Now, after the first week or two, you'll fall into a rhythm with your infant where your infant will expect to be fed every two to three hours. And that'll become a more normal rhythm for you to, to find your, your rhythm together. But in that first week, you're really feeding quite often, but you're watching their hunger cues. So what are early hunger cues in infants? Early hunger cues look in a newborn infant look like squirming, so wiggling their little bodies around. Rocking their head side to side Rooting. And this is why there's so many funny instances of infants will latch on to anything, the latch onto your nose. They'll latch onto your finger.

It's a, it's a beautiful instinct, right? So they will latch on to anything they'll wash under your chin. So when an infant is rooting, that means that they're moving their mouth towards anything around them and trying to latch on it. That's called [00:04:00] rooting. So as they're moving their head towards anything near their mouth, trying to latch onto it, that's an early sign of hunger.

Another sign of hunger is clenched fists. So you look at your infant's fists and if their fists are clenched and they're wiggling their head side to side, squirming, and maybe rooting that's an early sign of hunger. So you want to respond to these early signs of hunger.

And then the last, in addition to fists clenched fist, there'll be sucking on their fists. So, this is also an early sign of hunger. So you're looking for their head is wiggling around. They're rooting on anything they can find, including your nose or your chin or your finger. If anything touches their cheek, they try to root on it, their hands are clenched and they may be sucking on their fists or their hands. These are early signs of hunger in a newborn infant. So you see these signs and you immediately feed them. Once they are crying, as I mentioned, it's too late. They're so upset. And this isn't every infant, but a lot of infants, particularly newborns need to help soothing. They don't, they cannot regulate their own nervous system. And so you need to often have to soothe them before you can get them calm enough to latch. So you don't want to get to a point where your infant is [00:05:00] crying. You want to feed at those early hunger cues.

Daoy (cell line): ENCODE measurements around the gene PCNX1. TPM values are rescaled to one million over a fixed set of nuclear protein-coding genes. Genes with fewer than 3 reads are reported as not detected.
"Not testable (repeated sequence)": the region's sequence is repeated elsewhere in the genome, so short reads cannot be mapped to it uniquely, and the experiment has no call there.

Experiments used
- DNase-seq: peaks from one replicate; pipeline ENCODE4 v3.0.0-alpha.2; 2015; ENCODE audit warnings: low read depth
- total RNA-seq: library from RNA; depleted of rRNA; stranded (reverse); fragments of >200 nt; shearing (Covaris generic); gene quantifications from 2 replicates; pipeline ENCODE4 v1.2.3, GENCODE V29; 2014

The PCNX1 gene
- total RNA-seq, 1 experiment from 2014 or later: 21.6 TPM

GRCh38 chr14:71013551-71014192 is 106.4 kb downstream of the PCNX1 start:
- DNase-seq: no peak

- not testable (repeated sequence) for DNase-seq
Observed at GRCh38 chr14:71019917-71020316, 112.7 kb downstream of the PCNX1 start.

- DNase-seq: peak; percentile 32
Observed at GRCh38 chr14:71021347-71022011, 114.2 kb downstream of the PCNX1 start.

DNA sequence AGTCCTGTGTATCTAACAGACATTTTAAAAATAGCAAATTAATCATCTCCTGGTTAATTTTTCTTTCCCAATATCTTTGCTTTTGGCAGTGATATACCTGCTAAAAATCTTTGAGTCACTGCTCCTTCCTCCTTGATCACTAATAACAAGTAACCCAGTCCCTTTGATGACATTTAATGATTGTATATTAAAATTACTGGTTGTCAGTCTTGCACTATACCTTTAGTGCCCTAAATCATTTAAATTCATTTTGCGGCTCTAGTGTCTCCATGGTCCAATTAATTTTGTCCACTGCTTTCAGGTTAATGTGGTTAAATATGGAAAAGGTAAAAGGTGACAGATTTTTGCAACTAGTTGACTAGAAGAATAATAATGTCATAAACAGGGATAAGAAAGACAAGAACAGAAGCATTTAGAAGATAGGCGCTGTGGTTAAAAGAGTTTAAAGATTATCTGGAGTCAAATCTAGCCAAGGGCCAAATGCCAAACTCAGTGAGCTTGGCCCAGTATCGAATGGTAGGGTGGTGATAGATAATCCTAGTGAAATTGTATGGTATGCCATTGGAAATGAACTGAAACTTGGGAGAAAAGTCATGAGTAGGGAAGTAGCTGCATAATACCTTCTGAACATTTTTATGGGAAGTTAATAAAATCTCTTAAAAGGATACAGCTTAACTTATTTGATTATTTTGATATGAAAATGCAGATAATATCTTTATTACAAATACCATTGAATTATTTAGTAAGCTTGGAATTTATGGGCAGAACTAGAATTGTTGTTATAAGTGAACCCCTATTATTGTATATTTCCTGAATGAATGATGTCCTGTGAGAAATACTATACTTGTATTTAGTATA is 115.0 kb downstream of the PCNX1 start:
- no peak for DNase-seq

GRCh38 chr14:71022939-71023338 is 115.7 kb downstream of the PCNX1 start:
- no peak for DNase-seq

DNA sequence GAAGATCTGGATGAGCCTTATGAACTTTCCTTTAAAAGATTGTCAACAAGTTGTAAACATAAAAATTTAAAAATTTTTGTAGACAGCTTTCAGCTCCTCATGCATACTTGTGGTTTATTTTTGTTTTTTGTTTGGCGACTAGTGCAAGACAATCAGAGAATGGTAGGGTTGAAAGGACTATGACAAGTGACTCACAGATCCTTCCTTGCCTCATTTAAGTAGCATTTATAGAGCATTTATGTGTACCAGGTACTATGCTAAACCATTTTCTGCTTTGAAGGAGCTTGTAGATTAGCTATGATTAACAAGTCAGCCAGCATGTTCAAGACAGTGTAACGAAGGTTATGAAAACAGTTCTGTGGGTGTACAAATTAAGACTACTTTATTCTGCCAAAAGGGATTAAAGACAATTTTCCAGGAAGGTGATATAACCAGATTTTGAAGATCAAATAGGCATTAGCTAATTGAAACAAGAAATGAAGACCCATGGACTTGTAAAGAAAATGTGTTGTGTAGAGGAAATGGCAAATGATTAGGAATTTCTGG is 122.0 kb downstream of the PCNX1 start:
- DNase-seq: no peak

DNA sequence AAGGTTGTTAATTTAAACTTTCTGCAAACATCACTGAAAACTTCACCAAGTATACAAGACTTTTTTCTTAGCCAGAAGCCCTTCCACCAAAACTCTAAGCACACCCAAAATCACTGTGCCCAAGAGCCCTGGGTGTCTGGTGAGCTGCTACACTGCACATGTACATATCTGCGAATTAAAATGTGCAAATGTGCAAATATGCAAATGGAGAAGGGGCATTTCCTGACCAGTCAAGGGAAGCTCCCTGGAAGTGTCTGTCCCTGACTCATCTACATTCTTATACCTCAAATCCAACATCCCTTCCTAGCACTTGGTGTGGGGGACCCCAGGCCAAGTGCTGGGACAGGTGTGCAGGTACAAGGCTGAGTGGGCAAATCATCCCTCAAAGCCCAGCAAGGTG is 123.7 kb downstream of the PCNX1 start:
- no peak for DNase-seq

Now a few reminders. The first reminder is that, I mentioned this briefly, but the eating is exhausting and tiring for your infant is their primary new job. So they are learning how to do this, but it is tiring so often once you get them latched, for newborn infants, it's not uncommon for them to fall asleep immediately.

This is for two reasons. One, it is so soothing and comforting at your, at your breasts or a bottle . It is just their number one, most soothing place to be. Number two, it's tiring. It takes a tremendous amount of energy. It is exhausting for them to eat. If you think about how small their bodies are and how much is going on, as they're changing and adapting to being out of the womb, eating is very exhausting.

So sometimes you have to gently rub their backs as they nurse. Or gently massage their feet to keep them awake, just to remind them to keep eating until they've finished or have drained, your breasts, or perhaps you, they unlatch. And then you pump or hand express. Second reminder or a tip is that it's really difficult for an infant [00:06:00] has trouble latching to an engorged breast.. So an engorged breast that is so full of milk that it becomes like rock hard. And it's so firm that, it's really difficult for the infant to fully get their mouth around the nipple and then remove milk.

So sometimes when your milk first comes in, you may experience real encouragement. And it'll go down over a few days, but you may have to hand express using your hand, just a few streams of milk, until your breast is a little bit softer to help your infant at a latch. And hand expression is a learned skill. It's, it's weird at first. We're not used to milking ourselves, but it's really a really good, useful skill. It's also helpful if you don't have a pump ready and, or handy, and you're separating from your infant for a period of time when you really need to get some milk out, because it can get very uncomfortable. Um, but hand expression is a useful skill to have, and it's also especially useful in the beginning. You experience more breast encouragement in the beginning when your milk first comes in. And it's really hard for a newborn baby, sometimes, to latch to an engorged breast breasts. So that's just a little tip for you along with these early signs of hunger.

So that's it for [00:07:00] this video on early hunger cues and attending to those, I will see you in the next video.